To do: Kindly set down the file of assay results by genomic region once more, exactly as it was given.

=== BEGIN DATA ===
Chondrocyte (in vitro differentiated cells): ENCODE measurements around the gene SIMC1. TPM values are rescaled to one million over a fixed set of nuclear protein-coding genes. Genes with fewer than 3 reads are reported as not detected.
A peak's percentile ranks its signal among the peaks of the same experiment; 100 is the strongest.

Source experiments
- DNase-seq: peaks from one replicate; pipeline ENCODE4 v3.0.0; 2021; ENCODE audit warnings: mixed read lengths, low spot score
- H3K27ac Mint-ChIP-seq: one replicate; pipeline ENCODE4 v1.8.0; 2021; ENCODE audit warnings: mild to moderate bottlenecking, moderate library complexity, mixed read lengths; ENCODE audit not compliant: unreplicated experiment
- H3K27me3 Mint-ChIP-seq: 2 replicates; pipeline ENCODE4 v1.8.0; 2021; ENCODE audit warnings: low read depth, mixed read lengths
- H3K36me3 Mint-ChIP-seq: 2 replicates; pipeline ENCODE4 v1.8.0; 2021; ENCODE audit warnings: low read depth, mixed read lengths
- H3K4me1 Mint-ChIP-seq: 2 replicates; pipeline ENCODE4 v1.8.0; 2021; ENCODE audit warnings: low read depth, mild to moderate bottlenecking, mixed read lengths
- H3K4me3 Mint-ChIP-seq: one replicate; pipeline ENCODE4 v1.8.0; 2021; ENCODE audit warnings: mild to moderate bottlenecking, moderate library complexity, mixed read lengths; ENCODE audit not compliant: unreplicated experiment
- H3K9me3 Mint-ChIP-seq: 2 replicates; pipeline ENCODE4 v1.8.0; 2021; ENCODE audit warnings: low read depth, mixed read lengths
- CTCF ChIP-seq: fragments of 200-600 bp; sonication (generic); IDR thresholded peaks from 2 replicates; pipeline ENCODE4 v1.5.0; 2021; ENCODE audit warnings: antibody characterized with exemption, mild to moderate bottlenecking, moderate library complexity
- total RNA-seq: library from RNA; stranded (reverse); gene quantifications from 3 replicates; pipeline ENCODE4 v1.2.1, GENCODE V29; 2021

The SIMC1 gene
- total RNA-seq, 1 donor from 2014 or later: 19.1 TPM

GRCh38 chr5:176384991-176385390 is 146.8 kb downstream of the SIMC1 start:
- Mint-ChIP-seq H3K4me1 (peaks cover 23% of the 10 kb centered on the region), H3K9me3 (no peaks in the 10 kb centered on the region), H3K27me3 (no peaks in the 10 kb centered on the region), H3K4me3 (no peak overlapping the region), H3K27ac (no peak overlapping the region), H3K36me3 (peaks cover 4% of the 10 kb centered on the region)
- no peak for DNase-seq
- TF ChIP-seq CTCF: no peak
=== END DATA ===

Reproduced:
Chondrocyte (in vitro differentiated cells): ENCODE measurements around the gene SIMC1. TPM values are rescaled to one million over a fixed set of nuclear protein-coding genes. Genes with fewer than 3 reads are reported as not detected.
A peak's percentile ranks its signal among the peaks of the same experiment; 100 is the strongest.

Source experiments
- DNase-seq: peaks from one replicate; pipeline ENCODE4 v3.0.0; 2021; ENCODE audit warnings: mixed read lengths, low spot score
- H3K27ac Mint-ChIP-seq: one replicate; pipeline ENCODE4 v1.8.0; 2021; ENCODE audit warnings: mild to moderate bottlenecking, moderate library complexity, mixed read lengths; ENCODE audit not compliant: unreplicated experiment
- H3K27me3 Mint-ChIP-seq: 2 replicates; pipeline ENCODE4 v1.8.0; 2021; ENCODE audit warnings: low read depth, mixed read lengths
- H3K36me3 Mint-ChIP-seq: 2 replicates; pipeline ENCODE4 v1.8.0; 2021; ENCODE audit warnings: low read depth, mixed read lengths
- H3K4me1 Mint-ChIP-seq: 2 replicates; pipeline ENCODE4 v1.8.0; 2021; ENCODE audit warnings: low read depth, mild to moderate bottlenecking, mixed read lengths
- H3K4me3 Mint-ChIP-seq: one replicate; pipeline ENCODE4 v1.8.0; 2021; ENCODE audit warnings: mild to moderate bottlenecking, moderate library complexity, mixed read lengths; ENCODE audit not compliant: unreplicated experiment
- H3K9me3 Mint-ChIP-seq: 2 replicates; pipeline ENCODE4 v1.8.0; 2021; ENCODE audit warnings: low read depth, mixed read lengths
- CTCF ChIP-seq: fragments of 200-600 bp; sonication (generic); IDR thresholded peaks from 2 replicates; pipeline ENCODE4 v1.5.0; 2021; ENCODE audit warnings: antibody characterized with exemption, mild to moderate bottlenecking, moderate library complexity
- total RNA-seq: library from RNA; stranded (reverse); gene quantifications from 3 replicates; pipeline ENCODE4 v1.2.1, GENCODE V29; 2021

The SIMC1 gene
- total RNA-seq, 1 donor from 2014 or later: 19.1 TPM

GRCh38 chr5:176384991-176385390 is 146.8 kb downstream of the SIMC1 start:
- Mint-ChIP-seq H3K4me1 (peaks cover 23% of the 10 kb centered on the region), H3K9me3 (no peaks in the 10 kb centered on the region), H3K27me3 (no peaks in the 10 kb centered on the region), H3K4me3 (no peak overlapping the region), H3K27ac (no peak overlapping the region), H3K36me3 (peaks cover 4% of the 10 kb centered on the region)
- no peak for DNase-seq
- TF ChIP-seq CTCF: no peak